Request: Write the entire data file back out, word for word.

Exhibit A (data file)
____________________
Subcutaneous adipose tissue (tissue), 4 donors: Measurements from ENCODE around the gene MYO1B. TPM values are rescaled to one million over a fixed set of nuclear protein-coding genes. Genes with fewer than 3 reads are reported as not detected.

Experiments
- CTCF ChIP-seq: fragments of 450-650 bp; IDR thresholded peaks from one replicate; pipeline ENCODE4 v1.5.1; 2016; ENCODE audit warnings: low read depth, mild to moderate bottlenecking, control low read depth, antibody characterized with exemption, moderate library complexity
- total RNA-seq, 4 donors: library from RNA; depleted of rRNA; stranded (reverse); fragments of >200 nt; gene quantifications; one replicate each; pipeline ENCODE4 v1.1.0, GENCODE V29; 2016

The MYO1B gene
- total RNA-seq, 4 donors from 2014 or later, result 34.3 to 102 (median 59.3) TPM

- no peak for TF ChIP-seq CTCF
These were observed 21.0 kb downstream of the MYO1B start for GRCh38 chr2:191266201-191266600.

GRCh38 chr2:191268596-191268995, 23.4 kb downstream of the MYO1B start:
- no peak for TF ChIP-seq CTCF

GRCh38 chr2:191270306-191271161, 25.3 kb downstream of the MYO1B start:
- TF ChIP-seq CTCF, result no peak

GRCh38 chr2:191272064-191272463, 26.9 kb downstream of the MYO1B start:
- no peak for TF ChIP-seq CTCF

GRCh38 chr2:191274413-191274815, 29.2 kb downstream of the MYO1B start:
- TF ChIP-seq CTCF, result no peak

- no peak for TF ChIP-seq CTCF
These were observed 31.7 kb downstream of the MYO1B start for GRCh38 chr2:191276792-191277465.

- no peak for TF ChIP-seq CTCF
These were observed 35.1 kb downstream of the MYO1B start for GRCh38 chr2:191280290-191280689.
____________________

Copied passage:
Subcutaneous adipose tissue (tissue), 4 donors: Measurements from ENCODE around the gene MYO1B. TPM values are rescaled to one million over a fixed set of nuclear protein-coding genes. Genes with fewer than 3 reads are reported as not detected.

Experiments
- CTCF ChIP-seq: fragments of 450-650 bp; IDR thresholded peaks from one replicate; pipeline ENCODE4 v1.5.1; 2016; ENCODE audit warnings: low read depth, mild to moderate bottlenecking, control low read depth, antibody characterized with exemption, moderate library complexity
- total RNA-seq, 4 donors: library from RNA; depleted of rRNA; stranded (reverse); fragments of >200 nt; gene quantifications; one replicate each; pipeline ENCODE4 v1.1.0, GENCODE V29; 2016

The MYO1B gene
- total RNA-seq, 4 donors from 2014 or later, result 34.3 to 102 (median 59.3) TPM

- no peak for TF ChIP-seq CTCF
These were observed 21.0 kb downstream of the MYO1B start for GRCh38 chr2:191266201-191266600.

GRCh38 chr2:191268596-191268995, 23.4 kb downstream of the MYO1B start:
- no peak for TF ChIP-seq CTCF

GRCh38 chr2:191270306-191271161, 25.3 kb downstream of the MYO1B start:
- TF ChIP-seq CTCF, result no peak

GRCh38 chr2:191272064-191272463, 26.9 kb downstream of the MYO1B start:
- no peak for TF ChIP-seq CTCF

GRCh38 chr2:191274413-191274815, 29.2 kb downstream of the MYO1B start:
- TF ChIP-seq CTCF, result no peak

- no peak for TF ChIP-seq CTCF
These were observed 31.7 kb downstream of the MYO1B start for GRCh38 chr2:191276792-191277465.

- no peak for TF ChIP-seq CTCF
These were observed 35.1 kb downstream of the MYO1B start for GRCh38 chr2:191280290-191280689.